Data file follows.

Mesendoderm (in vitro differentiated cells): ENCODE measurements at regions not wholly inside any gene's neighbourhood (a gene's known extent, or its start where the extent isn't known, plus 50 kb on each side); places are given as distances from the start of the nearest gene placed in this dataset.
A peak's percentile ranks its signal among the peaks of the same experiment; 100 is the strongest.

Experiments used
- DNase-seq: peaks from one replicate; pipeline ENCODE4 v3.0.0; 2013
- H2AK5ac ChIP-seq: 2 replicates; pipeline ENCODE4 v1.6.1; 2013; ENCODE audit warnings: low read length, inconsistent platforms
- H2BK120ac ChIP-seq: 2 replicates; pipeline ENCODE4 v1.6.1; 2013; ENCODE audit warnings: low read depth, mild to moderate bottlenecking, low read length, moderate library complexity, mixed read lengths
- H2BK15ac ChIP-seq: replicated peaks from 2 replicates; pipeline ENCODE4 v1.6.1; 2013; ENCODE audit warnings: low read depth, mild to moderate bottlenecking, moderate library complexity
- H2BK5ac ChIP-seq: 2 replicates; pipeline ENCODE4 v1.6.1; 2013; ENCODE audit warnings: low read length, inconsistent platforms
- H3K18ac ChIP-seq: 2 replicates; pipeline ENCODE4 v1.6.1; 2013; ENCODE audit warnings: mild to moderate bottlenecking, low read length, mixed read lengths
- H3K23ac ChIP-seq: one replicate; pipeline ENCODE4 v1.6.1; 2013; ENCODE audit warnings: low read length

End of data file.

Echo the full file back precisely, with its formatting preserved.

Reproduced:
Mesendoderm (in vitro differentiated cells): ENCODE measurements at regions not wholly inside any gene's neighbourhood (a gene's known extent, or its start where the extent isn't known, plus 50 kb on each side); places are given as distances from the start of the nearest gene placed in this dataset.
A peak's percentile ranks its signal among the peaks of the same experiment; 100 is the strongest.

Experiments used
- DNase-seq: peaks from one replicate; pipeline ENCODE4 v3.0.0; 2013
- H2AK5ac ChIP-seq: 2 replicates; pipeline ENCODE4 v1.6.1; 2013; ENCODE audit warnings: low read length, inconsistent platforms
- H2BK120ac ChIP-seq: 2 replicates; pipeline ENCODE4 v1.6.1; 2013; ENCODE audit warnings: low read depth, mild to moderate bottlenecking, low read length, moderate library complexity, mixed read lengths
- H2BK15ac ChIP-seq: replicated peaks from 2 replicates; pipeline ENCODE4 v1.6.1; 2013; ENCODE audit warnings: low read depth, mild to moderate bottlenecking, moderate library complexity
- H2BK5ac ChIP-seq: 2 replicates; pipeline ENCODE4 v1.6.1; 2013; ENCODE audit warnings: low read length, inconsistent platforms
- H3K18ac ChIP-seq: 2 replicates; pipeline ENCODE4 v1.6.1; 2013; ENCODE audit warnings: mild to moderate bottlenecking, low read length, mixed read lengths
- H3K23ac ChIP-seq: one replicate; pipeline ENCODE4 v1.6.1; 2013; ENCODE audit warnings: low read length